Moving to Apache Spark

The top 5 things you need to know before moving to Apache Spark

It seems like everyone’s only talking about the new hottest tech and neglect what it actually means to adopt it. But it’s only natural, right? The new features and promises outshine everything else and the tough challenges and decisions are swept aside.

Not this time. Software architecture is hard, and trade offs are the name of the game.

In this post, we wanted to take a step back and see what it actually means to execute the decision of moving to Spark from the ground up. A huge thanks goes out to Tzach Zohar, Developer and System Architect at Kenshoo, who shared his experience with us for this post.

Why bother moving at all?

If you’re starting with a whole new project that would benefit from distributed data analysis, be it batch analysis or streamlined analysis, Spark has already pretty much established its supremacy as the best implementation of MapReduce. Mostly because of the way it uses in-memory processing. Otherwise, if you’re getting the throughput you need with a single server, and the data you’re using isn’t expected to outgrow it, you’re probably better off avoiding the added complexity of going distributed. Notice how we didn’t say big data even once. Oh. In addition, Spark has an awesome and easy to use machine learning library.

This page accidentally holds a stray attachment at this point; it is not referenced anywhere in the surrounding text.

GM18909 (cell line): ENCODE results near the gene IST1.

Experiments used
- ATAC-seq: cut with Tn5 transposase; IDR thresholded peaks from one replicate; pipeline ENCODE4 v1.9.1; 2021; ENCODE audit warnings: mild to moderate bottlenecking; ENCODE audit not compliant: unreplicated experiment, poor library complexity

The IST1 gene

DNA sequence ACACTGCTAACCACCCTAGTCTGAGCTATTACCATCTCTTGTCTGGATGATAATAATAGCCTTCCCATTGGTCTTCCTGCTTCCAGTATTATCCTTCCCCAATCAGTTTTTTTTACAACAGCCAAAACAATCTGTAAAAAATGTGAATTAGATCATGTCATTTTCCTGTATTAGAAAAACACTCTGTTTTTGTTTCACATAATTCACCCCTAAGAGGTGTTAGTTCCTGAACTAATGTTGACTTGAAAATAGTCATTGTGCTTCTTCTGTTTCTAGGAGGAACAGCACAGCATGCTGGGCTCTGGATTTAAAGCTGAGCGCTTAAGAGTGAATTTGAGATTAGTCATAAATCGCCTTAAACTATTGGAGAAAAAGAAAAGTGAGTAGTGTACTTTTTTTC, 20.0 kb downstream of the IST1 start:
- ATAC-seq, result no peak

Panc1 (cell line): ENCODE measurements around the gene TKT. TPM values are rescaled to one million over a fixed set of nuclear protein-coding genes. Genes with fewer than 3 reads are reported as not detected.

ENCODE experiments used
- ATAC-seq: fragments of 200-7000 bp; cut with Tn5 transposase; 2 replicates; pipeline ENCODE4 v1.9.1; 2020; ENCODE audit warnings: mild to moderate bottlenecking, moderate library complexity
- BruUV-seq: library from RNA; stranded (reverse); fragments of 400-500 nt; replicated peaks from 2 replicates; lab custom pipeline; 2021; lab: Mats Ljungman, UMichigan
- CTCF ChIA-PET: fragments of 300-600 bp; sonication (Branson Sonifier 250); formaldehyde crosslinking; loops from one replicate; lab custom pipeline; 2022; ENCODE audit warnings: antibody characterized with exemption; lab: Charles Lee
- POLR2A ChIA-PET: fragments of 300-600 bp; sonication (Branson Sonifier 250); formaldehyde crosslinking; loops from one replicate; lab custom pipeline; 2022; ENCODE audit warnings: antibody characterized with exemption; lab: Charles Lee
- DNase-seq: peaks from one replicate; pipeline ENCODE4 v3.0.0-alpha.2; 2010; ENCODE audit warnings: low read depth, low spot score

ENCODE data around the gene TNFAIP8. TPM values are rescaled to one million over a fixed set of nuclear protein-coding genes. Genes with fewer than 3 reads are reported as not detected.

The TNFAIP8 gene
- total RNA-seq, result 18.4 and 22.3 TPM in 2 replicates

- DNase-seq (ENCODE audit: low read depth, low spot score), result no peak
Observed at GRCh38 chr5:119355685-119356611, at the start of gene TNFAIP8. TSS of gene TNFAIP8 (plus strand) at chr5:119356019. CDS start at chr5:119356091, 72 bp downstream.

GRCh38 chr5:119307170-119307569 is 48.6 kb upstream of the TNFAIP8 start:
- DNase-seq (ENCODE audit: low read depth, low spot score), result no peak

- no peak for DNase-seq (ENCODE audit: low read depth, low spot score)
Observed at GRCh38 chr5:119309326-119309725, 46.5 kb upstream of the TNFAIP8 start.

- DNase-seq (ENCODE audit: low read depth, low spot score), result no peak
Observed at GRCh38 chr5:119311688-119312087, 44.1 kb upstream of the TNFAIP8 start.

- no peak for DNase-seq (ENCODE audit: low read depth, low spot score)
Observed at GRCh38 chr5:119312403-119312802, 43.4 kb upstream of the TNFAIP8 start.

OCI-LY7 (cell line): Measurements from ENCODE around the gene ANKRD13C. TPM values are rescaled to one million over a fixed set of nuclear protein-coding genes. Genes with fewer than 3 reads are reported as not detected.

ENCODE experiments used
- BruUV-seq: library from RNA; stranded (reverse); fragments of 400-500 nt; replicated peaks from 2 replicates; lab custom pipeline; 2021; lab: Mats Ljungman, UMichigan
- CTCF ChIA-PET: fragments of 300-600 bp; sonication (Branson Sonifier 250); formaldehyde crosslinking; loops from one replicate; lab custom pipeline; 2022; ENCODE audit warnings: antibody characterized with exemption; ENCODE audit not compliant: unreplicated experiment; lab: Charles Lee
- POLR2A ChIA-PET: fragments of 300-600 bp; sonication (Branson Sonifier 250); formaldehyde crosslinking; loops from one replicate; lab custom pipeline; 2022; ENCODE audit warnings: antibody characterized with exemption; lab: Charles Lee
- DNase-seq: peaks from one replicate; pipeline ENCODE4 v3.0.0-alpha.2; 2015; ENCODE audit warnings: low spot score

Spark vs. Hadoop

It’s more likely though that your starting point is an existing solution you already have, and this is where things can get extra hairy. We’ll put the focus of the post on that. Migrating from Hadoop or a home grown solution on top of databases that are struggling with scale. The performance boost can eventually cut down your hardware cost, increase productivity, or just really be the only way to get away with what is it that you’re trying to do.

The biggest benefit comes from the batch analysis angle, so if that’s your use case – Upgrading your cluster can be even more urgent. In Kenshoo’s case, a single-server MySQL solution was once more than enough. But as the company grew and years have passed, this was no longer enough – Tens and millions of records going in every day, hundreds of tables, over a billion of records on the bigger ones, and terabytes of data. It’s not Kansas anymore. There comes a point when all the optimizations you throw at it and even high-performance storage engines like TokuDB just won’t do. What you do end up with is a mutant MySQL on steroids.

On the other side of the shore there’s Spark, solving all sorts of issues, new, but implementing longstanding principles, and gaining fast adoption and lots of positive signals from the community.